Joseph Kony was not a household name in North America one month ago. But a viral video from the U.S.-based charity Invisible Children has successfully shone the spotlight on the leader of the Lord’s Resistance Army in central Africa. Kony is wanted by the International Criminal Court for countless human rights violations.
It also sparked what Victoria-based documentary filmmaker Jordan Clark calls “the first social media revolution.”
“It’s extremely effective. It’s showing that the power really is in the hands of the people. It’s just in a new medium … sharing a link on Facebook,” said Clark, program co-ordinator at the Pacific Film and New Media Academy. “I don’t think that they’re going to solve the problems in the region, but it certainly opens the door and reinvents how powerful social media can be when you’re trying to expose an issue or get information out.”
More than 104 million people have watched the 30-minute video online, which briefly touches on the cruelty that Kony and the LRA inflicted on northern Ugandans.
But Clark points out that Kony 2012 is not a documentary, as Invisible Children claims. It’s a corporate video promoting their charity.
“It was effective because the way they presented it made so much sense to their goals that it rushed people into action in that way. It was really a recruitment video for a singular purpose,” he said.
The action the charity sought from viewers wasn’t just to make Kony a recognizable name – and bring accusations of child slavery, rape, mutilation and murder to light – it was also to sell products.
Today (April 20), is the day Invisible Children wants their supporters to plaster cities worldwide with posters, stickers and lawn signs (available online in a $30 Action Kit, which sold out fast) to make Kony infamously recognizable.
Moussa Magassa, a human rights education advisor and sessional professor at the University of Victoria, is familiar with Kony and the LRA. Magassa wasn’t impressed with the video and the way the issues were approached.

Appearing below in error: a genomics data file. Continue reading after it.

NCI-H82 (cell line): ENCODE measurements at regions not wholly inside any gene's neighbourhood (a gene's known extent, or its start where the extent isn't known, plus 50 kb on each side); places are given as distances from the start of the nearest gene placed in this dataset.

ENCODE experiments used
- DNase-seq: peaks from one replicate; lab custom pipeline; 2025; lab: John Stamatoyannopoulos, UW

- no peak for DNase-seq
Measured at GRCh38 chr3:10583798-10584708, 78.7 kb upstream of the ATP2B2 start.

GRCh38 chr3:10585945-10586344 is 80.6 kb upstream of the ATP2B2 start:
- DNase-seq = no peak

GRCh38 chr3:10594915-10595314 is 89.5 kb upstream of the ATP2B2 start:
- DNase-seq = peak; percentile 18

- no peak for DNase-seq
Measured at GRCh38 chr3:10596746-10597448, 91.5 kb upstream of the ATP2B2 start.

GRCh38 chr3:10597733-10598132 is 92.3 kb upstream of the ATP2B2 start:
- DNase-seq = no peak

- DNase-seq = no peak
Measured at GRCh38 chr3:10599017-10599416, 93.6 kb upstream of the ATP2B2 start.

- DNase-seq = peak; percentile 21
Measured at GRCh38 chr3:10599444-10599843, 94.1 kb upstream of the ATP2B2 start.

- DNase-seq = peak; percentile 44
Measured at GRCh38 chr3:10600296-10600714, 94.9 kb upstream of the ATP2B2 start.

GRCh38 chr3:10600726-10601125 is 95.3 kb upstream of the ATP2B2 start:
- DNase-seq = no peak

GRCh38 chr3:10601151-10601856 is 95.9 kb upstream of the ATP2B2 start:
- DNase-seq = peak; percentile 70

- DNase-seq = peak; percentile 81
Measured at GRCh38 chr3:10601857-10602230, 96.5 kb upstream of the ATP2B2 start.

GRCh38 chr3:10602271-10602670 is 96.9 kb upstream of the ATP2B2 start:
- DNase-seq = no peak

“It was creating (film for) more selfish of a reason,” said Magassa, who stressed that his views do not represent UVic. “It was creating more sensation, to make it more palatable to the young generation – the Rambo-style ‘let’s go after him’ (mentality).”
The one-sided video did not touch on the responsibilities of the international community or the Ugandan government, he said. For two decades, no government has done enough to protect children in northern Uganda.
“As an educator, I think it is wonderful that people have heard, at least for the first time, about Kony, that they have learned about some of what he did,” began Magassa, “But, as a human rights educator, I am very concerned about the content of the education you impart on people. … I am concerned (viewers) have heard half of the news, and they should be educated to learn more about the whole context and the history of (the issues in Uganda).”
Though Clark supports the idea of Kony 2012, purely from the perspective of being interested in seeing whether today’s poster-plastering campaign pans out, he agrees that viewers need to better educate themselves on the issues presented.
“There’s so many different layers to the problems (in the video). … The reason it worked is (the video) was simple and nobody was confused with the issues,” he said. “I think Kony 2012 has oversimplified it to push people into action, which is exactly what (Invisible Children) wanted.”